Apple's chip move might remake the PC market

If Apple does switch its computer lineup to A-series chips found in the iPhone, it gets all the same feature, performance and even supply-chain benefits.

Apple's chip move might remake the PC market

Switching to its own chips means that Apple controls its own destiny in yet another way, without hanging the Mac's capabilities on Intel's.

Photo: Dmitry Chernyshov/Unsplash

It's been rumored for years that Apple's planning to switch its Mac lineup to a homemade processor, rather than continuing to rely on Intel for its chips. Now, Bloomberg reported the switch could begin as soon as this year's WWDC, which kicks off June 22. The announcement would likely come long before any product rollout, of course, because developers will need as much time as possible to get their software working on the new hardware. But the change appears to be finally around the corner.

If Apple does make the switch, it could shake up the PC market in a big way. For many years, there have been virtually no ways to truly differentiate one laptop or desktop from another, outside of funky designs or slightly improved keyboards. They all use the same chips, which means they all get roughly the same performance, roughly the same battery life, and run the same software roughly the same way.

Recently, though, a few companies have started to experiment outside the boundaries. Dell and others have been building laptops with AMD processors, and even Microsoft has experimented with a more mobile-friendly ARM architecture. But while the last few months have been kind to the PC market, with NPD reporting six consecutive weeks of laptop sales growth as COVID-19 forced people to work from home, the broader signs still don't look great.

For Apple, which owns about a tenth of the PC market, there's plenty of reason to think that switching chips could switch its market share. For evidence, look at smartphones. Multitouch and the App Store get all the credit, but Apple's decision to make its own chips certainly belongs on the list of reasons the iPhone has so successful. After years of development and iteration, Apple's A-series chips are generally considered to be at least a generation ahead of Qualcomm's, both in performance and efficiency. It's also one of the reasons the company is able to sell a $399 iPhone SE that's as powerful as top-end Android devices.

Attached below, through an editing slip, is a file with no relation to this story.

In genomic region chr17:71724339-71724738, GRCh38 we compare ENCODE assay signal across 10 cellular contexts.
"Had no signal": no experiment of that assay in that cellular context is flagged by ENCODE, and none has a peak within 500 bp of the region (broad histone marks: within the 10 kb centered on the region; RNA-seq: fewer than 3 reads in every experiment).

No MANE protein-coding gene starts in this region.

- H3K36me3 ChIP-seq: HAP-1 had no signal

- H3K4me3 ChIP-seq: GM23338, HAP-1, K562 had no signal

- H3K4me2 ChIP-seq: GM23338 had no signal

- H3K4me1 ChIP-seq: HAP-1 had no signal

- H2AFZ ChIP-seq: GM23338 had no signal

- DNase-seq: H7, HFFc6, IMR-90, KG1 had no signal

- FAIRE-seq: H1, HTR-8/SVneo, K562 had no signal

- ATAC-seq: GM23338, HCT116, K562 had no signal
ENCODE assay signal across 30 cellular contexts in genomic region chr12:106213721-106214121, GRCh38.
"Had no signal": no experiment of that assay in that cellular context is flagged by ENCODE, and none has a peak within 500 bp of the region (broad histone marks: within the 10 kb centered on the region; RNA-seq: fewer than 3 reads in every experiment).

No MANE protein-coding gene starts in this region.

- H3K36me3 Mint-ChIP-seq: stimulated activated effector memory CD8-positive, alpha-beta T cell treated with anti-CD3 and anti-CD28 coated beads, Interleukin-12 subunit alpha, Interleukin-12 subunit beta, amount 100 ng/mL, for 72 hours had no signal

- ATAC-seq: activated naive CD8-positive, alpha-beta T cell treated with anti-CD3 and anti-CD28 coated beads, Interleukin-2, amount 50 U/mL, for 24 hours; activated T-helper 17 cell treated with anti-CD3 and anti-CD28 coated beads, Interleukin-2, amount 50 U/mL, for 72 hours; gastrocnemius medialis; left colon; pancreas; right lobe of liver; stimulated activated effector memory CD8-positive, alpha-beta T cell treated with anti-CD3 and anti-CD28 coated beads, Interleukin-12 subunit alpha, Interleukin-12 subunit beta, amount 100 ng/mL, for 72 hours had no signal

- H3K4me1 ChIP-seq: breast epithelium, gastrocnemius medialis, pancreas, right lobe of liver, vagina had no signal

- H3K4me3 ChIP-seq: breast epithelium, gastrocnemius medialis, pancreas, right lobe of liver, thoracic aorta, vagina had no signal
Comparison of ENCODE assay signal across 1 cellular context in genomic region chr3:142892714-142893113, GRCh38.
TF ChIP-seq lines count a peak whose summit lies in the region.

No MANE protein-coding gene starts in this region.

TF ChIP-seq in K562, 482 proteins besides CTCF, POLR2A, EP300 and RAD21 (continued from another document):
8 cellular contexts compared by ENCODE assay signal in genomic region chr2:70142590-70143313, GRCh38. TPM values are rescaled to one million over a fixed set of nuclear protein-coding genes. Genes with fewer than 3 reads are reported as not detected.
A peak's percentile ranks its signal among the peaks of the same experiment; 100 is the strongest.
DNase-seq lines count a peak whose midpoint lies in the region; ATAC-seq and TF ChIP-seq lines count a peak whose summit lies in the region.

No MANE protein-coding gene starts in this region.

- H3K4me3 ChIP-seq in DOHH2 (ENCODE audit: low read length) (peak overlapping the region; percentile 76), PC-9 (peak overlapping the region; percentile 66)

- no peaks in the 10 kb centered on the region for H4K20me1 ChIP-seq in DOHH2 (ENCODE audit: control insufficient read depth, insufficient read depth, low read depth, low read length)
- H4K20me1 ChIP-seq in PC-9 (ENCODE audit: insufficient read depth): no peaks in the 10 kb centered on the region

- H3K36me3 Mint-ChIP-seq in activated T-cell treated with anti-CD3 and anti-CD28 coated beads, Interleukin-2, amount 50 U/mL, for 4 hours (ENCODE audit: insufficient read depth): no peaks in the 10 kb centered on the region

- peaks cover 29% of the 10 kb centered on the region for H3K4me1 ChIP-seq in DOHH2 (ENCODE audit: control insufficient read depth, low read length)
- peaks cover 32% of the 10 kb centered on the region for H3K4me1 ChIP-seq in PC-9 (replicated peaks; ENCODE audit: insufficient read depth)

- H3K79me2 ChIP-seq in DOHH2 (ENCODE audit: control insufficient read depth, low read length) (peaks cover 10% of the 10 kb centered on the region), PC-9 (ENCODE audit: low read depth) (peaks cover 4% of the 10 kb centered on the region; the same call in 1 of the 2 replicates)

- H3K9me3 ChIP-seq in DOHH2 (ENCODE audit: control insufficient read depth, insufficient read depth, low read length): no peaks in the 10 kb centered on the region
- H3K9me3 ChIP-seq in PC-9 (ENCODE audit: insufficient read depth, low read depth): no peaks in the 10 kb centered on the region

More recently, on devices like the AirPods, Apple has used its own chips, and that marriage of hardware and software the company never stops talking about has helped it add uncopyable features like simple pairing and rock-solid connection. Without Apple's chips, it's impossible to build headphones that can match AirPods.

If Apple does, indeed, switch its computer lineup to the same A-series chips (which by some measures are already more powerful than the Intel processors inside current MacBooks), it gets all the same feature, performance and even supply-chain benefits. A switch to A-series chips would likely mean big battery life improvements for MacBooks, it could make it easier to create the kind of tablet/laptop hybrid people are clamoring for, and paired with Apple's newly acquired 5G division, it could make a 5G laptop a very real possibility. Most of all, it means that Apple controls its own destiny in yet another way, without hanging the Mac's capabilities on Intel's.

The switch will be brutal — Mac OS is not only based on Intel but on decades of history, and thus tech debt. As developers discovered with the Catalyst technology, it's not always seamless to port apps from one architecture to another. But if Apple gives itself, and developers, enough time, the invisible new chip inside millions of laptops could change the market.


Judge Zia Faruqui is trying to teach you crypto, one ‘SNL’ reference at a time

His decisions on major cryptocurrency cases have quoted "The Big Lebowski," "SNL," and "Dr. Strangelove." That’s because he wants you — yes, you — to read them.

The ways Zia Faruqui (right) has weighed on cases that have come before him can give lawyers clues as to what legal frameworks will pass muster.

Photo: Carolyn Van Houten/The Washington Post via Getty Images

“Cryptocurrency and related software analytics tools are ‘The wave of the future, Dude. One hundred percent electronic.’”

That’s not a quote from "The Big Lebowski" — at least, not directly. It’s a quote from a Washington, D.C., district court memorandum opinion on the role cryptocurrency analytics tools can play in government investigations. The author is Magistrate Judge Zia Faruqui.

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Veronica Irwin

Veronica Irwin (@vronirwin) is a San Francisco-based reporter at Protocol covering fintech. Previously she was at the San Francisco Examiner, covering tech from a hyper-local angle. Before that, her byline was featured in SF Weekly, The Nation, Techworker, Ms. Magazine and The Frisc.